Language / Locale identifiers
petercon at microsoft.com
Sun Dec 12 19:28:32 CET 2010
From: ietf-languages-bounces at alvestrand.no [mailto:ietf-languages-bounces at alvestrand.no] On Behalf Of Doug Ewell
>> From the perspective of BCP 47, such tags are appropriately described
>> as "language tags" with an extension not interpretable in terms of BCP
>> 47. In other words, a language tag with some extra black-box stuff.
>> But in terms of the extension, such tags are not "language tags" but
>> rather are "locale identifiers".
> Section 3.7 of 5646 says extension subtags "are reserved for the
> generation of identifiers that contain a language component and are
> compatible with applications that understand language tags."
What I said above is consistent with that.
> A tag like "he-IL-u-ca-hebrew" is indeed a BCP 47-conformant identifier,
> functionally equivalent to a language tag,
Not just functionally equivalent to, but indeed itself a veritable BCP 47 language tag, just one with a non-language extension.
>>> For example, in an environment where language tags are used as locale
>> That should be, "in an environment in which locale tags are used"
> If these were not intended to be valid language tags, there would have
> been no point in creating RFC 6067. Plus, as I said, at least a few of the
> extension keys do represent language-identification data.
I didn't say that they weren't intended to be valid language tags. I was only saying that in environments in which the extension is understood, these are not considered language tags but rather locale IDs.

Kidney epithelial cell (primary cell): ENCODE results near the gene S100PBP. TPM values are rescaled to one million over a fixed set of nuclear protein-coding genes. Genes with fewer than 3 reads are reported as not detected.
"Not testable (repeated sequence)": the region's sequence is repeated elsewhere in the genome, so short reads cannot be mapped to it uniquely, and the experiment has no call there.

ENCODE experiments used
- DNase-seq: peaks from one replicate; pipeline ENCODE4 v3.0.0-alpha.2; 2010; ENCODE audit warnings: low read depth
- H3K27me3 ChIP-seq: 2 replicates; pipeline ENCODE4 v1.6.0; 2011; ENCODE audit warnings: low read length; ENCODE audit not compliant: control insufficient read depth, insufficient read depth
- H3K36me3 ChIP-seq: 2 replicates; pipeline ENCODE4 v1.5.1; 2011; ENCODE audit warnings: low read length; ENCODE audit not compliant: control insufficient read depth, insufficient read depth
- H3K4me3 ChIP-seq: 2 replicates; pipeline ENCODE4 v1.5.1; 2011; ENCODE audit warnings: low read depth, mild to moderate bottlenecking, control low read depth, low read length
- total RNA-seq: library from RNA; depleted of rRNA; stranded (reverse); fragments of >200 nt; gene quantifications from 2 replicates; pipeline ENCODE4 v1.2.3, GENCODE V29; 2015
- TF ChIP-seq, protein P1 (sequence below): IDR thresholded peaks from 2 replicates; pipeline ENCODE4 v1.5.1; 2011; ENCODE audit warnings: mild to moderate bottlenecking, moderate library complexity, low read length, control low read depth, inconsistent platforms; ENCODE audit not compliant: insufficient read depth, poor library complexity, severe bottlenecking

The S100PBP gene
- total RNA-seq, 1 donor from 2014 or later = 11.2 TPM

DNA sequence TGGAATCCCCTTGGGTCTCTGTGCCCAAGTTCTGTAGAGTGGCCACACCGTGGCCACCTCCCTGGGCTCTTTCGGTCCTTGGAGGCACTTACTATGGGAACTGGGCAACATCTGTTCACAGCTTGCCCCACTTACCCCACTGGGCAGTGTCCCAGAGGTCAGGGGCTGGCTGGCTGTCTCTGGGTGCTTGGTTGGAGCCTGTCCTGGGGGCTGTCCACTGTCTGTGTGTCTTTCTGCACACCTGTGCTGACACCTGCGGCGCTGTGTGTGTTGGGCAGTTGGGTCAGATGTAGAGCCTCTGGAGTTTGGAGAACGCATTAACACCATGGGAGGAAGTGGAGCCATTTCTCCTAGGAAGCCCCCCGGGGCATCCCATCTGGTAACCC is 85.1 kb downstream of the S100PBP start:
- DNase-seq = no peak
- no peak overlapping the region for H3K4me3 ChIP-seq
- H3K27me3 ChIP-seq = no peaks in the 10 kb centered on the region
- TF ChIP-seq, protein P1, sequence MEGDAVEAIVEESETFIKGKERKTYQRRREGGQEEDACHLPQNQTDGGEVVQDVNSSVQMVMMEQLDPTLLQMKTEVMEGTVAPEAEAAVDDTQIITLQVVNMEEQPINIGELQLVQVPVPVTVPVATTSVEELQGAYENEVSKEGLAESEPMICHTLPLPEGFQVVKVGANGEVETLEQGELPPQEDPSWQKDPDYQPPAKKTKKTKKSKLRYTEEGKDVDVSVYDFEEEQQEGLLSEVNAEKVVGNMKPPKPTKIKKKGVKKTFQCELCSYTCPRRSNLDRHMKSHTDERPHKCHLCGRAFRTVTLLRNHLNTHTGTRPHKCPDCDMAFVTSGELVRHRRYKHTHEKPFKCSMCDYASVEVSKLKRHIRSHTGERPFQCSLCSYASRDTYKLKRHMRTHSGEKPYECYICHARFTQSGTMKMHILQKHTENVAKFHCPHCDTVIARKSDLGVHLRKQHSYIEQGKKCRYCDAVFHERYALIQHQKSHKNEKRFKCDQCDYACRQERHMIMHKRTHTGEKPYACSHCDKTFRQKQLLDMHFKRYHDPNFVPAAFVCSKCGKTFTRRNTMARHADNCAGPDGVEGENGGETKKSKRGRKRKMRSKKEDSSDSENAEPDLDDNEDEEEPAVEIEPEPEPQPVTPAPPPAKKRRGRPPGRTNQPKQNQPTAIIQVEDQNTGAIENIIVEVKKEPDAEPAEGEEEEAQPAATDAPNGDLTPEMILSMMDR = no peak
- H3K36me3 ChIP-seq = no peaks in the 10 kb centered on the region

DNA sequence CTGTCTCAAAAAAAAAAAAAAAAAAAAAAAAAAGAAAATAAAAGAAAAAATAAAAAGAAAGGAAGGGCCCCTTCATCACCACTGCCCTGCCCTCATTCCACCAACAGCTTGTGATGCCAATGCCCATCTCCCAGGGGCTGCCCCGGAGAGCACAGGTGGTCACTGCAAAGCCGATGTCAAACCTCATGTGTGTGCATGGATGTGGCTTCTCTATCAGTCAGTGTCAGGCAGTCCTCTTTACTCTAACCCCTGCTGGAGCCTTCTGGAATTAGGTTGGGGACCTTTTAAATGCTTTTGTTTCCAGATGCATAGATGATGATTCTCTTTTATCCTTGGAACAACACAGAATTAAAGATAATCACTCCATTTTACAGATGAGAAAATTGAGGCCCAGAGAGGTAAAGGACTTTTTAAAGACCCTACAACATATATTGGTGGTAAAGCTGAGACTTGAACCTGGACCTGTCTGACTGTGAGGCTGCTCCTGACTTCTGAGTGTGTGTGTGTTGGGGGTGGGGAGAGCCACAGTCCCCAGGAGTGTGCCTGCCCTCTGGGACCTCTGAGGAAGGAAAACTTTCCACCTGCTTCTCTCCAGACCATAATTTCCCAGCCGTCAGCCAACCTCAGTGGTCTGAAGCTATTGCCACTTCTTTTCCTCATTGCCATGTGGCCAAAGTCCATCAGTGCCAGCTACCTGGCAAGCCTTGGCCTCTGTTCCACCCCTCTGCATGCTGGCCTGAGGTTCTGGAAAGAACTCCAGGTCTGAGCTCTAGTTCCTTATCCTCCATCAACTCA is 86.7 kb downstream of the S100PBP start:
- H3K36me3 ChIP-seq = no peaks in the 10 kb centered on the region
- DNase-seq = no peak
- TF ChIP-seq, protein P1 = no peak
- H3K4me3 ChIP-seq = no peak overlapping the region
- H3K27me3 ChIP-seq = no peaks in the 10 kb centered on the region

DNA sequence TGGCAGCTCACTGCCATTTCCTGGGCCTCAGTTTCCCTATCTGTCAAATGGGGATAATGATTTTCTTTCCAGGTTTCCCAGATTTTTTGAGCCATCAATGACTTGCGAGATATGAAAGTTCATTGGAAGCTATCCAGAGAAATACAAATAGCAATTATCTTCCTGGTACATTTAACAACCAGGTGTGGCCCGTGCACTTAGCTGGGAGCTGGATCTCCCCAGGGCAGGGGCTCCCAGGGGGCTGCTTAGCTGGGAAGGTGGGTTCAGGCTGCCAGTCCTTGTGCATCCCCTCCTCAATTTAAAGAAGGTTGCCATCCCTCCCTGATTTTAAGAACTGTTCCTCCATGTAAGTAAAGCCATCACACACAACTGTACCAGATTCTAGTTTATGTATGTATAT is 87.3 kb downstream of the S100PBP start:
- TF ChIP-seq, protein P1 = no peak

>> And this characterization of the meaning
>>> (Hebrew as used in Israel, using the traditional Hebrew calendar)
>> Is also not quite right: "he-IL-u-ca-hebrew" denotes the _locale_
>> 'Hebrew-Israel with Hebrew calendar'. One can infer the language
>> 'Hebrew as used in Israel' from that, but in the context in which the
>> extension is interpretable this is not a _language tag_ but rather a
>> _locale identifier_.
> I concede this relatively minor distinction. Calendar information is
> clearly about locales and not languages. Nevertheless, the tag itself
> —which is obviously intended to identify a locale or locale setting —
> is now syntactically valid as a language tag, in a way that was not true
> a week ago.
>> A detail regarding the Unicode language and locale identifiers worth
>> pointing out is that not all valid BCP 47 language tags are valid
>> Unicode language IDs, and there is a special-case ID that is permitted
>> that is not a valid BCP 47 language tag. The syntax is:
>> / unicode_language_subtag
>> [sep unicode_script_subtag]
>> [sep unicode_region_subtag]
>> *(sep unicode_variant_subtag)
>> where sep is "-" and unicode_language_X is any LSTR subtag of type X.
> This can't be the most current spec, since it doesn't provide for extension
> U at all.
> The latest version of the spec (1.9)...
This is version 1.9 of that spec. Note that it defines both Unicode_language_id and also Unicode_locale_id. The latter includes the U extension:
The former does not.
> I don't recommend that people start tagging their Web pages
> with time zone or collation-strength information.
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